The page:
2024 Subaru Solterra Review

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Overview

 

SUBARU has launched the Solterra in Australia and while a little late to the electric party, the new model honours the brand’s DNA with a package that is more aimed at everyday adventure than outright thrills.

 

Built on the same co-developed platform as Toyota’s bZ4X mid-size SUV, Subaru has stuck to its roots, with all-wheel drive and genuine all-road capability, which makes the jump to electric power a familiar affair for outdoorsy types who already own a ‘Subie’.

 

Project general manager of Solterra at Subaru Corporation, Masahiko Inoue, who since joining the company in 1990 has worked on various new models like the Impreza, BRZ, and now Solterra, knows a thing or two about what makes a Subaru, well, a Subaru.

 

Mr Inoue attended the Australian launch of the Solterra, explaining that in his work developing the Solterra he would spend Monday and Tuesday with Subaru, and Wednesday and Thursday some 400km away with Toyota.

 

The e-Subaru Global Platform was engineered to offer the same symmetrical all-wheel drive prowess the brand is known for, but Mr Inoue explains it actually surpasses the capabilities of mechanical systems found in ICE models.

 

“Independent motors in the front and rear allow for more controlled distribution to each wheel compared to engine (ICE) power,” Mr Inoue said.

 

“In EVs the tyres are directly connected to the motors, which is a power source, so information can be exchanged directly and, because it is electric, there is almost no delay.”

 

According to Mr Inoue, the platform also lowers the centre of gravity by 90mm, while offering near perfect weight distribution – even better than that of Subaru’s boxer-powered models.

 

“The centre of gravity is lower and closer to the yaw centre, which improves manoeuvrability,” he said.

 

“The new vehicle will provide a low centre of gravity and high rigidity which enables drivers to experience a driving sensation not found in ICE vehicles.”

 

A dual-motor e-axle powertrain offers combined power of 160kW and 337Nm of torque – just 13Nm off the performance-focused WRX – with a range of 485km.

 

The 71.4kWh water-cooled battery supports both AC and DC charging, capable of being charged from zero per cent to 80 per cent in 30 minutes. The battery, we are told, also improves body rigidity, mounted to suspension points like a ‘stressed member’ engine might be.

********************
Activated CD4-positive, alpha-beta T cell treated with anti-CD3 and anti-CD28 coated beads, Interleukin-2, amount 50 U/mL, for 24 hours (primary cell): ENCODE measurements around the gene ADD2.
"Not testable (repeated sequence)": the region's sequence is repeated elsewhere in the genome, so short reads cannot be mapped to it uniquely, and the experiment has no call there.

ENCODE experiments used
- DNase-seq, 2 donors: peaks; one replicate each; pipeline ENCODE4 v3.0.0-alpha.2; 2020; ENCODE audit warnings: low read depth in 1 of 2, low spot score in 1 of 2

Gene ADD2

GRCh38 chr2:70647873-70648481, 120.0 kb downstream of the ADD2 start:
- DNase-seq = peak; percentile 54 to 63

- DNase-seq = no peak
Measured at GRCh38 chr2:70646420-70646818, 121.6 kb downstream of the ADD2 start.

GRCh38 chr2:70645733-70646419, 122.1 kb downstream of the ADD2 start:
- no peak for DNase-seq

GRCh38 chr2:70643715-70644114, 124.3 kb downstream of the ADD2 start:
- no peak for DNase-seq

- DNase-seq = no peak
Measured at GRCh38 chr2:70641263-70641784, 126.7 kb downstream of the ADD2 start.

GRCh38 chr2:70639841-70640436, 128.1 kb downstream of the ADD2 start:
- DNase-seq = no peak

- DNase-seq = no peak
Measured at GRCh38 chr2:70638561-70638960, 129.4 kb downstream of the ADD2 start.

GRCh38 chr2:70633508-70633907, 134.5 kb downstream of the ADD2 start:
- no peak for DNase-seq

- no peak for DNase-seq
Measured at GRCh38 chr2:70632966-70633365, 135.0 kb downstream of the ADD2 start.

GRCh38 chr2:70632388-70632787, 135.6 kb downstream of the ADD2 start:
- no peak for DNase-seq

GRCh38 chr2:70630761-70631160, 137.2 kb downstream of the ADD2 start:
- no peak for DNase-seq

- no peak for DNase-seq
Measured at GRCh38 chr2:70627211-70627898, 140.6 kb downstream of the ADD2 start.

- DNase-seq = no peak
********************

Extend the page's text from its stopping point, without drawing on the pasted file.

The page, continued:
It is also a high-riding vehicle, with 212mm of ground clearance – so far the highest riding electric SUV alongside its Toyota twin – putting it close to Subaru’s capable Crosstrek and Forester models that offer 220mm of clearance.

 

Subaru made use of the clearance and all-wheel drive by incorporating its off-road focused X-Mode system with a new grip control feature that modulates acceleration and braking on low-grip surfaces.

 

True to form, Subaru designers opted for quirky styling inside and out, which certainly grew on us across the two-day media launch in Queensland’s Gold Coast Hinterlands, looking and feeling like a natural progression from its existing range.

 

Visually the Solterra of course resembles its Toyota sibling, but Subaru has put its own twist on the model with a silhouette that to us resembles the Crosstrek; made up of a unique hexagonal front fascia, C-shaped headlights, large wheel arches, ducktail spoiler and trapezoidal rear tailgate and bumper.

 

The interior offers a mix of premium materials and finishes, with a small-diameter square steering wheel, high-mounted 7.0-inch digital dash, and 12.3 inch central infotainment system with all the usual phone connectivity.

 

Higher-spec AWD Touring models score larger 20-inch wheels, auto-dipping mirrors, panoramic glass roof, leather trim and a better sound system. By contrast, the base AWD models get 18-inch alloys, self-levelling LED headlights and combination tail-lights, heated seats and steering wheel, and cloth interior. There isn’t a great deal of difference beyond the niceties included and, importantly, the powertrain and battery remains the same across variants.

 

Subaru has loaded the Solterra up with safety tech, including pre-collision system, emergency steering assist, emergency driving stop, lane departure warning, dynamic radar cruise control, lane tracing assist, low-speed acceleration suppression, road sign assist and speed limiter.

 

The two models also receive Subaru’s Driver Monitoring System2 and Vision Assist, with high-beam assist, blind-spot monitoring, parking sensors, rear cross-traffic alert, safe exit assist and a 360-degree panoramic view.

 

While attending the launch, news came through of the Solterra’s 5-Star ANCAP safety rating, with the various safety systems helped along by dual front, dual front side, dual curtain and front seat centre airbags.

 

Pricing comes in at $69,990 for the base Solterra AWD and $76,990 for the Solterra AWD Touring, following recent price cuts by Subaru which put it ahead of its equivalent all-wheel-drive twin under-the-skin for value.

 

The Solterra is also priced below all-wheel drive competitor options like the Tesla Model Y and Hyundai Ioniq 5, making it the lowest priced all-wheel drive electric SUV available in Australia so far.